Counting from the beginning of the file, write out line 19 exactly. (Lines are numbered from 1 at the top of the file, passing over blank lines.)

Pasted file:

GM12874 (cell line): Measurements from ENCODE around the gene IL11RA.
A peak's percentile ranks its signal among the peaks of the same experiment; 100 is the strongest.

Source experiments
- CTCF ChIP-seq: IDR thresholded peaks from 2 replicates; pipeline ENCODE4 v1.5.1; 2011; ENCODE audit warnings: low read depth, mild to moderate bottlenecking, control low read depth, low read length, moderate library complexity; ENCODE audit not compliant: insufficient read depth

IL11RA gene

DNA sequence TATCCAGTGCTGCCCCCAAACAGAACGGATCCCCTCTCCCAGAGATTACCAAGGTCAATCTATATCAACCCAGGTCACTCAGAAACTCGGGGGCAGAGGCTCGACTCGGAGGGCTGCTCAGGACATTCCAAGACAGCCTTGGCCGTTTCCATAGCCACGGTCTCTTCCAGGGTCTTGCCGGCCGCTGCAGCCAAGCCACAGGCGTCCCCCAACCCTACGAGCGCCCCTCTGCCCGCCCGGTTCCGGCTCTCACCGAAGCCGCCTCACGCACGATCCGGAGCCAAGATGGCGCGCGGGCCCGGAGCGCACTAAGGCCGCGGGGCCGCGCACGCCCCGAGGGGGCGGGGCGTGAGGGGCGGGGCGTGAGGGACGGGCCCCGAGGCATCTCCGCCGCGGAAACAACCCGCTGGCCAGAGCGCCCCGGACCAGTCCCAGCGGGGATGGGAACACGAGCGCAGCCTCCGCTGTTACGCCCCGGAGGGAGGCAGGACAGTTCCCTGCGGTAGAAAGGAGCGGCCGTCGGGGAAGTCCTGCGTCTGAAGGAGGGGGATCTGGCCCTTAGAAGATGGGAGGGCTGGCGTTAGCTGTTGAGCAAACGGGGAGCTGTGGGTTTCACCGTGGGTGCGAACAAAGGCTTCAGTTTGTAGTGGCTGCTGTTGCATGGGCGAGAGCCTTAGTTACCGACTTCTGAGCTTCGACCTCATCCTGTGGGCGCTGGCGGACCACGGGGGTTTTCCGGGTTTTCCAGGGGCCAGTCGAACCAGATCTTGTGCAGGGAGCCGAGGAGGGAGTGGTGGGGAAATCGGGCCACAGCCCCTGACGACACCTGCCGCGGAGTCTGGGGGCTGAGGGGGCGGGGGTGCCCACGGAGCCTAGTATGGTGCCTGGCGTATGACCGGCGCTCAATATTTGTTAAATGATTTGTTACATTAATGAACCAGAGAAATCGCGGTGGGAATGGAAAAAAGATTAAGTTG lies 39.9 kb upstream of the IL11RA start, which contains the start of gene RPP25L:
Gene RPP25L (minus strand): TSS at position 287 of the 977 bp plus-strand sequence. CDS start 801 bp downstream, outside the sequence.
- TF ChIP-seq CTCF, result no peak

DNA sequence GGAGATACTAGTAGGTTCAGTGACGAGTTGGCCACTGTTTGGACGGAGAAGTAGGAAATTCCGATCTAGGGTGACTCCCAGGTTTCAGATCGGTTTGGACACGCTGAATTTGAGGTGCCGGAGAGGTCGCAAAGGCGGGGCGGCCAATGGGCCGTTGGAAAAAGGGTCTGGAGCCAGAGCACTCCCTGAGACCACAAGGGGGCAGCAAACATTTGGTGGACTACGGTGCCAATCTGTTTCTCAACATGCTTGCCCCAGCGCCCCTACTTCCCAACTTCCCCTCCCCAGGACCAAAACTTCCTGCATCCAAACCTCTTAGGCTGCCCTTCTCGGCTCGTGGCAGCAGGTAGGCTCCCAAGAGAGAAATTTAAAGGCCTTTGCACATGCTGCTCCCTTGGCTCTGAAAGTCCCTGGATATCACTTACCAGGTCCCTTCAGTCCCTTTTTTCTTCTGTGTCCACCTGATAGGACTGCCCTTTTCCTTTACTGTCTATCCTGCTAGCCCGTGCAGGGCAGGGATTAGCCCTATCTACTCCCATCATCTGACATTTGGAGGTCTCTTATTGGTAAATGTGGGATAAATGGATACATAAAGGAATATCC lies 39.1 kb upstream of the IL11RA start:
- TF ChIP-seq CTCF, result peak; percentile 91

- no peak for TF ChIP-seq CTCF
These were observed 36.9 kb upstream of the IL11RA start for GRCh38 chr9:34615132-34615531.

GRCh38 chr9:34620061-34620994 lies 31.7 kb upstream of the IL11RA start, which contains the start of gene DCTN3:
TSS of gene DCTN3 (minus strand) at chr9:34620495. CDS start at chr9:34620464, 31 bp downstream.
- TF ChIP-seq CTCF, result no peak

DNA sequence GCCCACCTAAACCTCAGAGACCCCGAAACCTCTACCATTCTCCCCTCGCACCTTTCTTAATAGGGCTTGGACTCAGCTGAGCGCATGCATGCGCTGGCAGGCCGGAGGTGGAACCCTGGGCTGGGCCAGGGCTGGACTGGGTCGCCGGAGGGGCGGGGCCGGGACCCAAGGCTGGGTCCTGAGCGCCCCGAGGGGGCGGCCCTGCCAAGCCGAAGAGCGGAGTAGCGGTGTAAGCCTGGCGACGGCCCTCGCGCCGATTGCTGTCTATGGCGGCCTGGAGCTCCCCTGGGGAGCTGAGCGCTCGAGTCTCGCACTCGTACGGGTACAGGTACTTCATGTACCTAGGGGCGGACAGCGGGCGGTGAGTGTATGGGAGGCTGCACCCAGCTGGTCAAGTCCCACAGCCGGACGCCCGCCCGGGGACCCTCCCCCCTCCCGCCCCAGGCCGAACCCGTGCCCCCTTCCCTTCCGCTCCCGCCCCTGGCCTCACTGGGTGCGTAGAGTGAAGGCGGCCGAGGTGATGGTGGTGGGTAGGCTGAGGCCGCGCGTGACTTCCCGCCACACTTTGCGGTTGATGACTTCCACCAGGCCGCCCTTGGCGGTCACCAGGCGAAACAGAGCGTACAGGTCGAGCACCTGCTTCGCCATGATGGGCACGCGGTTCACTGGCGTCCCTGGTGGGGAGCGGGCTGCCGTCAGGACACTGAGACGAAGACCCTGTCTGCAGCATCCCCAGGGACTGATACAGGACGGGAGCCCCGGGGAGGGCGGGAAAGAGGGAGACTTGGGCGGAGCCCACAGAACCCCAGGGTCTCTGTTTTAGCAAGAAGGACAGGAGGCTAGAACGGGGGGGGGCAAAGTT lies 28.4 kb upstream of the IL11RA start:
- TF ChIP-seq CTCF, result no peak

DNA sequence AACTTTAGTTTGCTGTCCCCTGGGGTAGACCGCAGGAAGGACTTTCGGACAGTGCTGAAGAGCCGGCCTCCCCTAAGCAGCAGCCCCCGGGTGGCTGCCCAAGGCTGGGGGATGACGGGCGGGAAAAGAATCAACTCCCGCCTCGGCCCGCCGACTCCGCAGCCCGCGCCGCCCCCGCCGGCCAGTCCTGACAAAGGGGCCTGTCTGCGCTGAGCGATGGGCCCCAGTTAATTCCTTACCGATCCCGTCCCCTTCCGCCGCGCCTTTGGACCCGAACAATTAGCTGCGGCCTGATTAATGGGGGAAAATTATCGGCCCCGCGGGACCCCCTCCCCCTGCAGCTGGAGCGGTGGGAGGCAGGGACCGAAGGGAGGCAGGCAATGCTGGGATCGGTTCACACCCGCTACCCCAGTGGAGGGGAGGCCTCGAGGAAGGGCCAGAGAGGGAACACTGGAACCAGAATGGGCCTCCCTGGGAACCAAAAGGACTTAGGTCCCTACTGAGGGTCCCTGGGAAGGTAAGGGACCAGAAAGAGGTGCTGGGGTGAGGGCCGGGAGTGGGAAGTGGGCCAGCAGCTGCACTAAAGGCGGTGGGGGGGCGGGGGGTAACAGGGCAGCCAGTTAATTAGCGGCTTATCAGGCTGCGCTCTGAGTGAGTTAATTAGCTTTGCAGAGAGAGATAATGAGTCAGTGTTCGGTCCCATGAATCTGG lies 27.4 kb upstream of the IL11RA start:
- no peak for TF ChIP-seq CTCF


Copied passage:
- no peak for TF ChIP-seq CTCF